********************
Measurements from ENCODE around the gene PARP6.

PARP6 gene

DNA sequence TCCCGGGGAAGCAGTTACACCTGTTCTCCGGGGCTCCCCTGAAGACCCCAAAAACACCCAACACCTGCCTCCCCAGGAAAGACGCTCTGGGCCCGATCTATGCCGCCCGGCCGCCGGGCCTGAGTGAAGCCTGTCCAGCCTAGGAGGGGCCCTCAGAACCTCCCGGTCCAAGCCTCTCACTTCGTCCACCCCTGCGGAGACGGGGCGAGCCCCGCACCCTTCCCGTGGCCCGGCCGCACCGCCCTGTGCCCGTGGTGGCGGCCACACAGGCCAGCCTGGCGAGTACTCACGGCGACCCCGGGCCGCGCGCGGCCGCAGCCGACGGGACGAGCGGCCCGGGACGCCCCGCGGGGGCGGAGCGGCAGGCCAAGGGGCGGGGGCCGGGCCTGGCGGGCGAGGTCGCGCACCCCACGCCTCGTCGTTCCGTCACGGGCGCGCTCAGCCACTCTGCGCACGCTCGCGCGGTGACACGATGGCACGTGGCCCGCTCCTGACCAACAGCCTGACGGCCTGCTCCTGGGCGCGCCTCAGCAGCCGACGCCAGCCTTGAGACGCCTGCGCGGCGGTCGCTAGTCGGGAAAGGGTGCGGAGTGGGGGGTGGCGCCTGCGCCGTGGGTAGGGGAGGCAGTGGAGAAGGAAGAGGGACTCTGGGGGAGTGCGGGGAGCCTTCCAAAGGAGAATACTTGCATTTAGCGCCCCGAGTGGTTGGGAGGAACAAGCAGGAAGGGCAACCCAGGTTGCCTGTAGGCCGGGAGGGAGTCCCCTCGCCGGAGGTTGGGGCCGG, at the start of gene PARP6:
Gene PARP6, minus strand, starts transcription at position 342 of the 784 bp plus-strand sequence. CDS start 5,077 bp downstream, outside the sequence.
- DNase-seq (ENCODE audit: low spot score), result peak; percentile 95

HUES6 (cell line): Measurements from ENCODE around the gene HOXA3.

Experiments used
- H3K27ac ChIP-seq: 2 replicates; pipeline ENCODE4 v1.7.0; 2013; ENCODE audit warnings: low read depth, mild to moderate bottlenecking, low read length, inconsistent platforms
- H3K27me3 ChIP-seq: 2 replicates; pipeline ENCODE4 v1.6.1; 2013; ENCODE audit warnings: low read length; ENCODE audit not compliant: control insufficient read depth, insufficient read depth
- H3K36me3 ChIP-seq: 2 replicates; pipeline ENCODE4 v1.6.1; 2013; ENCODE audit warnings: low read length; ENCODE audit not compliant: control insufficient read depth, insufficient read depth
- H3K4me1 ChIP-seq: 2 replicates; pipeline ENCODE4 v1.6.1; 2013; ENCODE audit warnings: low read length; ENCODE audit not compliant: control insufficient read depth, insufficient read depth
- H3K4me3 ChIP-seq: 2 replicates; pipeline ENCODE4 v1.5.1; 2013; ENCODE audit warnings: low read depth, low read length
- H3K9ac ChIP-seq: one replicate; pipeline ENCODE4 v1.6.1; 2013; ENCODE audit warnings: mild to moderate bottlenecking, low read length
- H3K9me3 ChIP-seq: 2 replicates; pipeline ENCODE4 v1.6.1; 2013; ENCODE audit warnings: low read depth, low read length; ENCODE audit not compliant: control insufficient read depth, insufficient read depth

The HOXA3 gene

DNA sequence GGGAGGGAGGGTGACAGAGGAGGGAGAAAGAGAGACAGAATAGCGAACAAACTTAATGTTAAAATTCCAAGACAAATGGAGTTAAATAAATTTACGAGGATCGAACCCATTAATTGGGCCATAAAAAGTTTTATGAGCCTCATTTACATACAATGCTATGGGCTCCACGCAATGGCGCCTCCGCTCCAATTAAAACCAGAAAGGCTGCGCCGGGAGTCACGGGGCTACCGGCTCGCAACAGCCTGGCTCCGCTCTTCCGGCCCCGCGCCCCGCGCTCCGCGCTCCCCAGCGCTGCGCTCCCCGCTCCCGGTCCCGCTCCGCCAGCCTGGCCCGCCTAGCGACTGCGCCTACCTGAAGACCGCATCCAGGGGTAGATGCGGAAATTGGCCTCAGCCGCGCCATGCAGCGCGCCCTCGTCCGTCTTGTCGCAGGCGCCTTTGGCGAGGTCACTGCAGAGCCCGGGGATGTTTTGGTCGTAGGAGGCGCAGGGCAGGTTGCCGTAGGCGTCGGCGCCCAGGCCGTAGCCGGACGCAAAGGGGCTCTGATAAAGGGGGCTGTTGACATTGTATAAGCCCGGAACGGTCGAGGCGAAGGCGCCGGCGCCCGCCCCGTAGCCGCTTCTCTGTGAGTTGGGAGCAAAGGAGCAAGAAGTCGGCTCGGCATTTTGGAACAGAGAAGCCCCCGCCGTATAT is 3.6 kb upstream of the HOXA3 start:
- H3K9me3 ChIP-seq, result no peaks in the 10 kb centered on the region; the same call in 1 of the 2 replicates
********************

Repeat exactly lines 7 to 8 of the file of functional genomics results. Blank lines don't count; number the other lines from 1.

Experiments used
- H3K27ac ChIP-seq: 2 replicates; pipeline ENCODE4 v1.7.0; 2013; ENCODE audit warnings: low read depth, mild to moderate bottlenecking, low read length, inconsistent platforms